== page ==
This paper provides an overview of agricultural policy reforms and their impact on food security in Kazakhstan and Turkmenistan. Owing to increasing hostility in regional trade among the countries of Central Asia, Kazakhstan and Turkmenistan, like their neighbors, have chosen to follow a path of food self-sufficiency, which has biased their agricultural systems towards grain production. The paper finds that the land reforms in these two countries, which have dismantled the state farms, have resulted in reduced productivity of crops and declining food availability at the household level. It argues that reversing this trend will require increased investment in rural infrastructure and agricultural research to improve crop yields, and in the short-term, food security interventions to protect the poor and vulnerable. (C) 2000 Published by Elsevier Science Ltd.
This paper argues that world cereal prices are good indicators of the state of world cereal markets. It tests whether real prices for wheat, rice and maize exhibit deterministic or stochastic trends, concluding that the underlying trends are most likely deterministic. After appropriate deterministic detrending, the paper tests for increased variance of the residuals of real cereal prices, finding that there does not appear to be evidence for increased year-to-year price instability. Tests for increased intra-year price variability also reject the hypothesis of increased variability. Discussion of recent changes in the pattern of world cereal production and trade suggests that these conclusions are not contrary to observed trends. (C) 2000 Elsevier Science Ltd. All rights reserved.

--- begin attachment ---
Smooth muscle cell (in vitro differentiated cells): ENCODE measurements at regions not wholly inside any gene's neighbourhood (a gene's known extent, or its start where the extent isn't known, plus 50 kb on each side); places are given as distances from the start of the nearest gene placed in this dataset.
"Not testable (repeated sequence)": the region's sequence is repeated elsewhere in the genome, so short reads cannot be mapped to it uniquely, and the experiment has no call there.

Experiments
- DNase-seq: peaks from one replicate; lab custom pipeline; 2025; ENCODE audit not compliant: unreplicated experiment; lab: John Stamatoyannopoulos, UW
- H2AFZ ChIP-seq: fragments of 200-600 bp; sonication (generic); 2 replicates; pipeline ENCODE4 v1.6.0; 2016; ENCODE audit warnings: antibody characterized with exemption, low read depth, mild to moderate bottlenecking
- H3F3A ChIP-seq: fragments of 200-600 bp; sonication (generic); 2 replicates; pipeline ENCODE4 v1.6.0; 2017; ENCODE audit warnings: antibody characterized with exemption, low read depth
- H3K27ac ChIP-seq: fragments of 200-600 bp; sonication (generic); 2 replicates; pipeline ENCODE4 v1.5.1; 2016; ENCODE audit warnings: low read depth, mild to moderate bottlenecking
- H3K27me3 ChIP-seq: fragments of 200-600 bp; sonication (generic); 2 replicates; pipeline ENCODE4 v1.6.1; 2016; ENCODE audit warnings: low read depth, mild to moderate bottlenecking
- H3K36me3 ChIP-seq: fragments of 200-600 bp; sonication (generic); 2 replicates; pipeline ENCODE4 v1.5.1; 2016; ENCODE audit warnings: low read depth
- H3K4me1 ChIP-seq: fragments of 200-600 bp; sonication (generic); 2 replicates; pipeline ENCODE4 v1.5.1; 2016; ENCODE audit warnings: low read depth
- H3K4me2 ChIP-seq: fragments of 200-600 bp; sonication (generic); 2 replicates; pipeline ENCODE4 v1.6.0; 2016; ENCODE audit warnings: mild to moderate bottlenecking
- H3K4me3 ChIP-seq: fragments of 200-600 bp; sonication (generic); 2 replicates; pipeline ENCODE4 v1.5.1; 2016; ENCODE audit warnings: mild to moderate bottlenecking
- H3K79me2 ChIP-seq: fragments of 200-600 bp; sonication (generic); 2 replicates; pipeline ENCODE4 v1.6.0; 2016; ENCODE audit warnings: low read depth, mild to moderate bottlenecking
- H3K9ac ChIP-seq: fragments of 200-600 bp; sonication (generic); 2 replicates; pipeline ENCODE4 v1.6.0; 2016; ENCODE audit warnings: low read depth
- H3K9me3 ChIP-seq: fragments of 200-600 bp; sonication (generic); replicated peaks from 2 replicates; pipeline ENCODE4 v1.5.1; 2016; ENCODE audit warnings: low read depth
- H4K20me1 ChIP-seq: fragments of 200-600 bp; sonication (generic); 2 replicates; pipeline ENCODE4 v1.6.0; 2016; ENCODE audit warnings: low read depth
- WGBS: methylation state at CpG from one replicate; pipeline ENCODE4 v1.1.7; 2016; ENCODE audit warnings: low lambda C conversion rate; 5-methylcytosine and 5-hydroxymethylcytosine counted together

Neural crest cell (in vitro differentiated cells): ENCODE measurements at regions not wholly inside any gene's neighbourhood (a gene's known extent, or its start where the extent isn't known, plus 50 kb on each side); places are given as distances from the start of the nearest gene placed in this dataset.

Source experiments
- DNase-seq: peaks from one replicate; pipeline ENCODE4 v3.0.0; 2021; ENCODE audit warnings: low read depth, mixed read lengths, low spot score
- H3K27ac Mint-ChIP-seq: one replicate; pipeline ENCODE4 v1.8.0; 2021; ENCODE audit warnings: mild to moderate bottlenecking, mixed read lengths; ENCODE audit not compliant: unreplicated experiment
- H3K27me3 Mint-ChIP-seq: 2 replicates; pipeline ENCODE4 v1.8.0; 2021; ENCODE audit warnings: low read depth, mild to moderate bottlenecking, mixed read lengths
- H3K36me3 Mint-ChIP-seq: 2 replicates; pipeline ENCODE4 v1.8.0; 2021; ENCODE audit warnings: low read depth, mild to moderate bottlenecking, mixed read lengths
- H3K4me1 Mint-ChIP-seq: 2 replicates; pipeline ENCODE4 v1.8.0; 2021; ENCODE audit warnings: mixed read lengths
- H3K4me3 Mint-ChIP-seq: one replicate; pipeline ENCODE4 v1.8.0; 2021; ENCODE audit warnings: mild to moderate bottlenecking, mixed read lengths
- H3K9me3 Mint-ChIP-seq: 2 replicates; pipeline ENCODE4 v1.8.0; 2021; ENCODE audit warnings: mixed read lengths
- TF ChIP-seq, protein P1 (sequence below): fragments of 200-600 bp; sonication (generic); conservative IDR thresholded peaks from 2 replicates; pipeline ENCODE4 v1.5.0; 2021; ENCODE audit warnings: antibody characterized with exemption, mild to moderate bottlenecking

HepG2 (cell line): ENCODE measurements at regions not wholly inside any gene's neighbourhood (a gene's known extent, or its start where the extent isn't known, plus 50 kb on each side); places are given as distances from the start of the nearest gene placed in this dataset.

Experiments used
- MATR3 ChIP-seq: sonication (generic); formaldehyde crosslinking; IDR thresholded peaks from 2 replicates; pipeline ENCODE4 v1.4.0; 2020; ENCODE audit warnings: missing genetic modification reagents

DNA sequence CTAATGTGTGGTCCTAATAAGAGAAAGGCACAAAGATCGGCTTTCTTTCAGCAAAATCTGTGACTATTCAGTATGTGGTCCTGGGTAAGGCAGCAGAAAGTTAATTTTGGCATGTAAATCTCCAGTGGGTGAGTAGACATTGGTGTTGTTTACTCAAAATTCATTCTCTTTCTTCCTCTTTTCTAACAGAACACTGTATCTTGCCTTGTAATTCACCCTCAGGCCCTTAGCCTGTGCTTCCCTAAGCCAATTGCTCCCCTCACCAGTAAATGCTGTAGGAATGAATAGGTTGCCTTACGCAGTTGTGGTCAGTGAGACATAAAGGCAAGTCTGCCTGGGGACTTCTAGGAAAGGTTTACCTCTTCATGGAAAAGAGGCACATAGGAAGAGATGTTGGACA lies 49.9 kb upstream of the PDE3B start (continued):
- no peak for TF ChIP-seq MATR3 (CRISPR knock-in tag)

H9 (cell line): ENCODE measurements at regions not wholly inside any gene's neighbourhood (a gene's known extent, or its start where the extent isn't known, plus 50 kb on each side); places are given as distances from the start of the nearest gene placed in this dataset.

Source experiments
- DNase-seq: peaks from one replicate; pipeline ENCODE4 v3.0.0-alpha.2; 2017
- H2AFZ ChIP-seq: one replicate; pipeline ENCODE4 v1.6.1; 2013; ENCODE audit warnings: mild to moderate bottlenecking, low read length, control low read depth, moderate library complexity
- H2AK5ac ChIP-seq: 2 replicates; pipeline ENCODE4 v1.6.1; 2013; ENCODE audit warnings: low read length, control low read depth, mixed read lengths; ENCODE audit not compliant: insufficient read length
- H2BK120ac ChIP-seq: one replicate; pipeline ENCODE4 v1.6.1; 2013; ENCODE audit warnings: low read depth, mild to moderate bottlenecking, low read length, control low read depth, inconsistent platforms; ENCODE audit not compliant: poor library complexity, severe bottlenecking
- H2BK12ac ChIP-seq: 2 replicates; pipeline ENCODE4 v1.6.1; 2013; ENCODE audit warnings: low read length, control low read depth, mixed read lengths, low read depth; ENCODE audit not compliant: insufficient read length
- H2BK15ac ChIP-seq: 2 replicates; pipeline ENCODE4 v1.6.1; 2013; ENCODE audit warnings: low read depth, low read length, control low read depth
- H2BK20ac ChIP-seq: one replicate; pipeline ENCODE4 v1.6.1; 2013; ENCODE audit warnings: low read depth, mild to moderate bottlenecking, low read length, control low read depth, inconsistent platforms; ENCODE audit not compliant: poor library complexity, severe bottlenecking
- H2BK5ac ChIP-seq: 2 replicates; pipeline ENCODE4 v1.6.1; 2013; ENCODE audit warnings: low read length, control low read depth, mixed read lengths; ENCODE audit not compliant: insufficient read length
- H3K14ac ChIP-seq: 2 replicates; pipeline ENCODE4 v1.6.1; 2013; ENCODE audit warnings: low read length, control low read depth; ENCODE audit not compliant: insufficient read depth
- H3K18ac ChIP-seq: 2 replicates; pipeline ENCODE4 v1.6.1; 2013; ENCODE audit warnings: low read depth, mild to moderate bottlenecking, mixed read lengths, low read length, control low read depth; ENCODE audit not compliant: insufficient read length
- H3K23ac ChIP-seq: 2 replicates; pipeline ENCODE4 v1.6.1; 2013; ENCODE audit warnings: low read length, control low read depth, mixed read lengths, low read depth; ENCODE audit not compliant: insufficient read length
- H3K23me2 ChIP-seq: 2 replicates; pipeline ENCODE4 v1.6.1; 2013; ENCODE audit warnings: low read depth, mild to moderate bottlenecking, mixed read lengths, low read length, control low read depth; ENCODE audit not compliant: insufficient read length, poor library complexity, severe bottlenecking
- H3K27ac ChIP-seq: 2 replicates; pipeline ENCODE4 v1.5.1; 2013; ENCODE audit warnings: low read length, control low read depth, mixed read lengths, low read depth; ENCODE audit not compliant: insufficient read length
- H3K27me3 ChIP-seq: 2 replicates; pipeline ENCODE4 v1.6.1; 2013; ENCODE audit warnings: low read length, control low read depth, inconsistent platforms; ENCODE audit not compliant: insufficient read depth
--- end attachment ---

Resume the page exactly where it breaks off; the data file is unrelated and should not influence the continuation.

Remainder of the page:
This paper provides an overview of Kazakhstan's wheat system following independence and identifies policies and constrants currently influencing the operation and development of the system. It also looks at the factors affecting production decisions, including the current operating environment, intra-sectoral linkages, and overall macroeconomic conditions and identifies several alternative sources of productivity growth that can potentially improve the current and future competitiveness of Kazakhstan's wheat producers. The paper emphasizes that the wheat system cannot operate in isolation from the rest of the economy. Regaining lost levels of productivity can only be accomplished with some level of coordinated policy linking the priorities of the wheat system with those of the agricultural sector and the economy as a whole. (C) 2000 Elsevier Science Ltd. All rights reserved.